Human immunodeficiency virus (HIV) incidence is critical for monitoring the state of the epidemic, as well as for the design and evaluation of prevention interventions. Recency of HIV infection (time since virus transmission) can be estimated by repeat testing a cohort of HIV-negative participants, although this approach is associated with substantial cost and logistical challenges. The cross-sectional methods based on serological markers have been proposed as a reasonable alternative.[1–14] However, the variability of immune response, diversity of HIV-1 subtypes, and unknown use of antiviral therapy present challenges for serological testing.

The diversity of viral quasispecies can be assessed through the distribution of pairwise distances, or by computing the frequency of ambiguous (mixed) calls. During the transition period from early to chronic HIV-1 infection, the diversity of viral quasispecies within the host increases almost linearly.[15–17] This observation provides an opportunity to apply pairwise distances inferred from the intrahost virus sequences to estimate the time since HIV infection (HIV recency).[1,18–20] Approximately 80% of HIV-1 infections are seeded by a single founder strain as a result of the severe bottleneck upon virus transmission.[21–23] Virus sequences representing HIV-1 quasispecies can then be used to reconstruct viral phylogenies and to infer the time to the most recent common ancestor (tMRCA), which may also be useful for estimating HIV recency.[24,25]

Recent developments in sequencing technology have enabled the high throughput of intrahost sequences representing virus quasispecies. These developments have also facilitated the application of coalescent analysis and the estimation of the tMRCA for HIV infection recency.[26,27] For example, Giorgi et al[24] have developed a Poisson–Fitter tool that uses a set of homogeneous sequences and performs statistical tests on the Hamming Distance frequency distributions. The tool computes the best fitting Poisson distribution through Maximum Likelihood, performs a Goodness of Fit test, and tests for Star-Phylogeny (a Star-Phylogeny assumes that all the species radiated simultaneously from 1 ancestor). However, this tool requires samples from the very early stage of HIV infection (2–5 weeks), under the assumption of homogeneous viral sequences prior to selection pressure and fast exponential growth. Poon et al[25] demonstrated that tMRCA reconstructed by coalescent analysis of longitudinal virus sequences (generated by next-generation sequencing) can be used for the accurate estimation of HIV recency. Park et al[19,20] have suggested an algorithm for identifying signatures of incident, chronic, and multiple infections to overcome a limitation on pairwise distance-based assays, which may potentially misclassify early infections with multiple distinct founder strains as chronic infections.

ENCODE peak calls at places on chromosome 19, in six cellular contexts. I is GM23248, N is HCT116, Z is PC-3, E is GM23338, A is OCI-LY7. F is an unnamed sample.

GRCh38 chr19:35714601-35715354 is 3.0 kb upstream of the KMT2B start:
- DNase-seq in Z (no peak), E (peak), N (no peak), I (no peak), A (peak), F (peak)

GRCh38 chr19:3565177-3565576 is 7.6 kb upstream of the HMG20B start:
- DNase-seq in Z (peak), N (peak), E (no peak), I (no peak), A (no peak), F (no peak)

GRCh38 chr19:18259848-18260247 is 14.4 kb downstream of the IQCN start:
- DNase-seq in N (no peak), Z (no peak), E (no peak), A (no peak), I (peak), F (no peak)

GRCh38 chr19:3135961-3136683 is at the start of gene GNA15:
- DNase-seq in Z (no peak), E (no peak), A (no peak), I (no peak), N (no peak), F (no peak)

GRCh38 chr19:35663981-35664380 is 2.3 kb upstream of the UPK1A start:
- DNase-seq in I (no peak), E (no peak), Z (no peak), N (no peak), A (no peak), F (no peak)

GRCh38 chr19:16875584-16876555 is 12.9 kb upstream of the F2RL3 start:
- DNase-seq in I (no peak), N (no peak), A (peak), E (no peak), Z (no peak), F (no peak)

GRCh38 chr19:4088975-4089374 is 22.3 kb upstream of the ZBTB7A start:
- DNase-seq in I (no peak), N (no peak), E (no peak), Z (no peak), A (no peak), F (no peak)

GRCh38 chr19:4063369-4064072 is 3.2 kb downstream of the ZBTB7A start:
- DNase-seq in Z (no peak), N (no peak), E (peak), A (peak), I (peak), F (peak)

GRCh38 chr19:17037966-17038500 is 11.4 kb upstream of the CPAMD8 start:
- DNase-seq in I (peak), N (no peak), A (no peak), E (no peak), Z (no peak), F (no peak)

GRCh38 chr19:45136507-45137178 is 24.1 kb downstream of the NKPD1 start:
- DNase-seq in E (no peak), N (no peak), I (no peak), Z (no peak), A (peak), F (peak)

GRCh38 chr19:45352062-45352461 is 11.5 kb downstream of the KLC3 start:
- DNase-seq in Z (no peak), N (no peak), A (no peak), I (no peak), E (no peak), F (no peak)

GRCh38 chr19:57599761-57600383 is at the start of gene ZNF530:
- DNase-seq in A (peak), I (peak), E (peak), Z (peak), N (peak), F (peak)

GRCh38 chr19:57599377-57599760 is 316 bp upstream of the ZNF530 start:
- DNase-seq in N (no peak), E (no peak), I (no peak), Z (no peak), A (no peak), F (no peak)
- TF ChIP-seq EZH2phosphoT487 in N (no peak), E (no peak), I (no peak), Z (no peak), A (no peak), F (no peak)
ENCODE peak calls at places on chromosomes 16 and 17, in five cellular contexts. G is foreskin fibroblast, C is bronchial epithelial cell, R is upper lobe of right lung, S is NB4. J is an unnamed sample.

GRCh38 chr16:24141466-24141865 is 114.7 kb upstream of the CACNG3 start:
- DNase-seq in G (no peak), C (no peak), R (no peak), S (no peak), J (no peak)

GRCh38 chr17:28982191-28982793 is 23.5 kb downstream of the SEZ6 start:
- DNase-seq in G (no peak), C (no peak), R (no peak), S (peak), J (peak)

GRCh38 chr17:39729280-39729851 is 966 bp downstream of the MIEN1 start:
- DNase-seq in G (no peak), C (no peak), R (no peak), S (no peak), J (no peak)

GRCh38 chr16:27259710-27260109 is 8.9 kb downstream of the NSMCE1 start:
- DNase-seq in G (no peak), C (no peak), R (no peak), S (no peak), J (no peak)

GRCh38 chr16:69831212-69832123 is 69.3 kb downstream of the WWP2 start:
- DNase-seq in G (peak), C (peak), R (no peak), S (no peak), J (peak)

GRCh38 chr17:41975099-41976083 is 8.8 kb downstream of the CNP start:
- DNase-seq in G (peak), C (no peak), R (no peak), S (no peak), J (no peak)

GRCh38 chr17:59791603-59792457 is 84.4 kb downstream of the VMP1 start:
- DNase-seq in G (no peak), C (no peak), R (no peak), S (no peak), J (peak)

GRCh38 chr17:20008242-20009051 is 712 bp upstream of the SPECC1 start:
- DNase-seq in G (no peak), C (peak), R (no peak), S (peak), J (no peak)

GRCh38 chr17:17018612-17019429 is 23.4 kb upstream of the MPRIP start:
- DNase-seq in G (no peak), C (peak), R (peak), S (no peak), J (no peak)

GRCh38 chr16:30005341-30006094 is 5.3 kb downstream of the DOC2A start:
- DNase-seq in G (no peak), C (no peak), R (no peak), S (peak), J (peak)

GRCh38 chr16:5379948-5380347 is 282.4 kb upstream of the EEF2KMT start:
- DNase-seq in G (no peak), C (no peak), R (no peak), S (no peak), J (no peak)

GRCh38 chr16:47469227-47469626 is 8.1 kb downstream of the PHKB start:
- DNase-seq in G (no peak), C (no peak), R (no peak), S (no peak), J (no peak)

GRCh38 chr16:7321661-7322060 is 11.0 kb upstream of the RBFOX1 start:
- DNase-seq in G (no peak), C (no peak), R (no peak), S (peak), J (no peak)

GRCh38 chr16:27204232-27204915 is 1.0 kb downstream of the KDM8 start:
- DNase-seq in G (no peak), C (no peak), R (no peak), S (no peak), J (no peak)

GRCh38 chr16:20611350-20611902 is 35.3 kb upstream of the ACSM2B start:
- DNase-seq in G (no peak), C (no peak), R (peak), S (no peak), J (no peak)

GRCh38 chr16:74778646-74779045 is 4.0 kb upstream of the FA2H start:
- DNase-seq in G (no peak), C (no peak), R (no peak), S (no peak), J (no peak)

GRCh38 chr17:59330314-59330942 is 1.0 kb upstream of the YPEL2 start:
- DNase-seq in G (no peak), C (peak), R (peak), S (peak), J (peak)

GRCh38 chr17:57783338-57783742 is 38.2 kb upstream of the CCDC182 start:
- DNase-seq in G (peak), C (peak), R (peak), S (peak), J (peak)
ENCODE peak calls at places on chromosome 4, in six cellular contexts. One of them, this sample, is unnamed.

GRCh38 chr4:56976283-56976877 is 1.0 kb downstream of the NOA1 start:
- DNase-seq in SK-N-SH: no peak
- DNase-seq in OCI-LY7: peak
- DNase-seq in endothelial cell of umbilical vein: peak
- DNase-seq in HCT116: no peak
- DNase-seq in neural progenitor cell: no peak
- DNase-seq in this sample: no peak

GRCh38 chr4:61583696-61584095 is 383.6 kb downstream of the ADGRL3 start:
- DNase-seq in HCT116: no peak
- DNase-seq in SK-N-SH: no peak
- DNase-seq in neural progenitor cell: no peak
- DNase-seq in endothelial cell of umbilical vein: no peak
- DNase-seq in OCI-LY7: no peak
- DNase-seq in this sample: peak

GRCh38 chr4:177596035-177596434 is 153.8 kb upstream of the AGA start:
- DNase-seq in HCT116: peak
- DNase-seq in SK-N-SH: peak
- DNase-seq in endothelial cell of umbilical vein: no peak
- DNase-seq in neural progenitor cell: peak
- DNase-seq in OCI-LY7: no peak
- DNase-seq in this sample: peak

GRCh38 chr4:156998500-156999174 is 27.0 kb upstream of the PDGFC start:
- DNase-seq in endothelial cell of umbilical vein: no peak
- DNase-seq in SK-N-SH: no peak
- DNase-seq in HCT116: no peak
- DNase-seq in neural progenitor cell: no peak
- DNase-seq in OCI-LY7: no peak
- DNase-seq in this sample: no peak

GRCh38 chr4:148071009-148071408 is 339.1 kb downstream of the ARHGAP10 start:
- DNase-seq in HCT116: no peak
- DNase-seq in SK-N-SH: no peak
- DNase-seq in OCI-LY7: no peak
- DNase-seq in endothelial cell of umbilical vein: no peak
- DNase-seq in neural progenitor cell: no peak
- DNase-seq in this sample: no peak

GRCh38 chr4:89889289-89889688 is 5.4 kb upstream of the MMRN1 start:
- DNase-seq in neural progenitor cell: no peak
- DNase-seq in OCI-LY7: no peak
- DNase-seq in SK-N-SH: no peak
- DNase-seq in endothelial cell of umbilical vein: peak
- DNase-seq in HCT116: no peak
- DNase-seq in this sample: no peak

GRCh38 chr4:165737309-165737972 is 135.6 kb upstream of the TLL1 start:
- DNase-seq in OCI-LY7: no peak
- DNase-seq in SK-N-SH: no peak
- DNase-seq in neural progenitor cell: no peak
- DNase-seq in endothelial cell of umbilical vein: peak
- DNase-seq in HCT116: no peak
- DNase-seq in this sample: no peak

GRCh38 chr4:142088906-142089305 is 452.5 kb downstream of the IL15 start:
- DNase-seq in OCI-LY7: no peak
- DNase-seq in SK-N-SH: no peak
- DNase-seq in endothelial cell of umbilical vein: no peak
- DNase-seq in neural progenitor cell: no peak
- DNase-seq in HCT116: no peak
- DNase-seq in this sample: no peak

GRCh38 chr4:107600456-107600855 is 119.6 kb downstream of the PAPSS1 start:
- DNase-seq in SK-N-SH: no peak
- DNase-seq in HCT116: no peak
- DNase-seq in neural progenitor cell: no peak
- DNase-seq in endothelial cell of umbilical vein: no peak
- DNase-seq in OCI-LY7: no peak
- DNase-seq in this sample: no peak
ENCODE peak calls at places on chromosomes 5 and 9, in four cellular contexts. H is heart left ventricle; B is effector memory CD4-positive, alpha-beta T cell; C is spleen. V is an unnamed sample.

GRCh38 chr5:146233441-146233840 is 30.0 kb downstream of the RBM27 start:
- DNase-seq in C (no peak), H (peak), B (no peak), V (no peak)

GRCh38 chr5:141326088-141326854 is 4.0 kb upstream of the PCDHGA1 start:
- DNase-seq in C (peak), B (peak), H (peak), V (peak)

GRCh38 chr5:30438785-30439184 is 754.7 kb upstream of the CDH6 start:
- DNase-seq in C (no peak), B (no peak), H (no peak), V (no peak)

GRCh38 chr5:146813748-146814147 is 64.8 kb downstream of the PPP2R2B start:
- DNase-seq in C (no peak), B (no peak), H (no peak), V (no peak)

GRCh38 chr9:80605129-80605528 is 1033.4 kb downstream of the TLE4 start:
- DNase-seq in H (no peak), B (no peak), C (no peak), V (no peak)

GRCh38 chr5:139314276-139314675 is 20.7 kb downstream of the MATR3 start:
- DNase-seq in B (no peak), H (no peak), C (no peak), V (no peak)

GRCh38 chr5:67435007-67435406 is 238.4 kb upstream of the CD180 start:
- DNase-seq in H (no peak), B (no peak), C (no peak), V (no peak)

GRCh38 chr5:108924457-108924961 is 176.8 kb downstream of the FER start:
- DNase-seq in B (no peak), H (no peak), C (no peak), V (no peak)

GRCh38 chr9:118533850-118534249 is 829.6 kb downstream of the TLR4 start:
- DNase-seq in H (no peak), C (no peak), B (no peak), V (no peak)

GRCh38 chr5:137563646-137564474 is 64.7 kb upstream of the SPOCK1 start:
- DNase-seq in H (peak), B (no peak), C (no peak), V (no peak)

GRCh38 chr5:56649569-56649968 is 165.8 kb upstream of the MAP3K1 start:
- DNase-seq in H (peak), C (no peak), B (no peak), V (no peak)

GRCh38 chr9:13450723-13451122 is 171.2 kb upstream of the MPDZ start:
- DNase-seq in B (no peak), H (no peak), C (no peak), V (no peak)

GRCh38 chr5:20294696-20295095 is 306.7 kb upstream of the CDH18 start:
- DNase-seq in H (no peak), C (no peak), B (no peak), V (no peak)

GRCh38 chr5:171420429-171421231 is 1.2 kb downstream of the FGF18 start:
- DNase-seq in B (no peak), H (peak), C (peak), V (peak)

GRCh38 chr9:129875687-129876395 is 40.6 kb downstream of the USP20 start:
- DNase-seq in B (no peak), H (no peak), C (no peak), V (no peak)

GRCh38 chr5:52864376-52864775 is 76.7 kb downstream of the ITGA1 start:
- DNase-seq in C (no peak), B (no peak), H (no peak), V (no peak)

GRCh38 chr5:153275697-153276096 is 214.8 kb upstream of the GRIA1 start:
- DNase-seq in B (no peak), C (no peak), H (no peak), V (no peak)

However, it remains unclear whether HIV-1 pairwise distances and/or tMRCA can be used as either independent or complementary markers of HIV recency in cross-sectional sample, particularly in the context of heterogeneity of individual immune responses, levels of virus replication, variation of HIV-1 subtypes, nonuniform diversity across HIV-1 genes, and different modes of virus transmission. In this study, we addressed whether estimated time of HIV infection could be determined from cross-sectional sampling by utilizing a cohort with known time of seroconversion and prospective sampling. Normally, only a single-per-person sample is available in many population-based surveys. To assess the utility of pairwise distances and tMRCA in estimating the time since infection in cross-sectional sampling within the early stage of a predominantly heterosexual HIV-1C epidemic in Botswana, we took advantage of the availability of a unique set of samples with known time since infection. We used longitudinal samples as a source of virus sequences representing HIV quasispecies over time as a reference set, and used appropriate statistical techniques to account for multiple sampling from the same individuals by applying a mixed-effects model.

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2 Materials and methods

2.1 Study participants